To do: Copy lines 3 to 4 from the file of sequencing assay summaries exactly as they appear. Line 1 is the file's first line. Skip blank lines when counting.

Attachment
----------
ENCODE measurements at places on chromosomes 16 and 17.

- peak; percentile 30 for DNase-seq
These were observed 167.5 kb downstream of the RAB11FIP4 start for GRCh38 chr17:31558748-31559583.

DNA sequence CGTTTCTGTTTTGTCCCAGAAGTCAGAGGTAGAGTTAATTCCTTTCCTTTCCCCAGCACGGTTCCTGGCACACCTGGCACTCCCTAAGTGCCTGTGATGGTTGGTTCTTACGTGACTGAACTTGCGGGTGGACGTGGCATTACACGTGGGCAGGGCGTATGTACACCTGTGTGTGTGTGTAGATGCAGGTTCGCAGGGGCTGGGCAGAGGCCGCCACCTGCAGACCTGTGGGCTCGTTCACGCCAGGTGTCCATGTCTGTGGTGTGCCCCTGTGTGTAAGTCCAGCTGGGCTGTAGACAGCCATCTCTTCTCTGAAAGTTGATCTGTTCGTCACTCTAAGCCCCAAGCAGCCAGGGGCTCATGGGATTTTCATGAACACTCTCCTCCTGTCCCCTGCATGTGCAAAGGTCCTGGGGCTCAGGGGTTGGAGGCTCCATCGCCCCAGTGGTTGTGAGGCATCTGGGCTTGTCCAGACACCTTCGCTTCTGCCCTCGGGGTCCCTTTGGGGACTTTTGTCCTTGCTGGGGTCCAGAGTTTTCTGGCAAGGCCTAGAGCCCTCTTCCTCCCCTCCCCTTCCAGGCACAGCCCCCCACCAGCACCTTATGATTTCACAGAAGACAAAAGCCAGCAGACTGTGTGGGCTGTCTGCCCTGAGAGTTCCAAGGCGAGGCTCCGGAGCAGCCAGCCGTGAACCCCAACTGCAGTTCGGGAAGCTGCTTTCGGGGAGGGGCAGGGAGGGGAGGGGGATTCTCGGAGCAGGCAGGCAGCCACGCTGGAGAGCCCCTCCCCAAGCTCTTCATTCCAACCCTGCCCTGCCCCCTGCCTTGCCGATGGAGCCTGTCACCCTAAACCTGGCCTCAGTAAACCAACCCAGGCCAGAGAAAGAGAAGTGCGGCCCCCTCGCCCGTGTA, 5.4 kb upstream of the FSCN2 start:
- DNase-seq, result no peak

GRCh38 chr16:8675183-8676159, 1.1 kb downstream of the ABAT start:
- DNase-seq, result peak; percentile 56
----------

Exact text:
These were observed 167.5 kb downstream of the RAB11FIP4 start for GRCh38 chr17:31558748-31559583.

DNA sequence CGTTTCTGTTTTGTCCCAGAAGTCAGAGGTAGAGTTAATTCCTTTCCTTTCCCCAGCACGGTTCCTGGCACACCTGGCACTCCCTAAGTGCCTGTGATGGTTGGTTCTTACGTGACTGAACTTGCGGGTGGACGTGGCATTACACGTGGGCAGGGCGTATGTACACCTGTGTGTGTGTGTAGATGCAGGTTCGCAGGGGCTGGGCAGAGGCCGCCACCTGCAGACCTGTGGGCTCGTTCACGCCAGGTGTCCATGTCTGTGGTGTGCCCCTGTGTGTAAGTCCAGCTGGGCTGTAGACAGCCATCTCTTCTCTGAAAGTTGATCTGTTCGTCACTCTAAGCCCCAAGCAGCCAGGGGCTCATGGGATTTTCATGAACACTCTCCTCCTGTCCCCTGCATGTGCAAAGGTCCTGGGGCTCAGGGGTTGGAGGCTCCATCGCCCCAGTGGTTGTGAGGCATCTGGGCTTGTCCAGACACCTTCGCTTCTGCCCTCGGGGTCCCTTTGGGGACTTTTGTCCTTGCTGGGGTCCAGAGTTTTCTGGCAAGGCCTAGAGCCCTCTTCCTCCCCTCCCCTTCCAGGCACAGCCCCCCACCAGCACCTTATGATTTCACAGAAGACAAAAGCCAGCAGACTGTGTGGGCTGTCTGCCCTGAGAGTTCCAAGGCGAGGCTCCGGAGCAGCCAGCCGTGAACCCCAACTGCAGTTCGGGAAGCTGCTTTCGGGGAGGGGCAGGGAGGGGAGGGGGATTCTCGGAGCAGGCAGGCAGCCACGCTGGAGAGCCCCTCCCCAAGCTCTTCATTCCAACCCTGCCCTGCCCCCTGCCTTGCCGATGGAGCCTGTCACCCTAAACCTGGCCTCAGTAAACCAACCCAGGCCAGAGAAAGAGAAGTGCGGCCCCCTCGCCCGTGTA, 5.4 kb upstream of the FSCN2 start: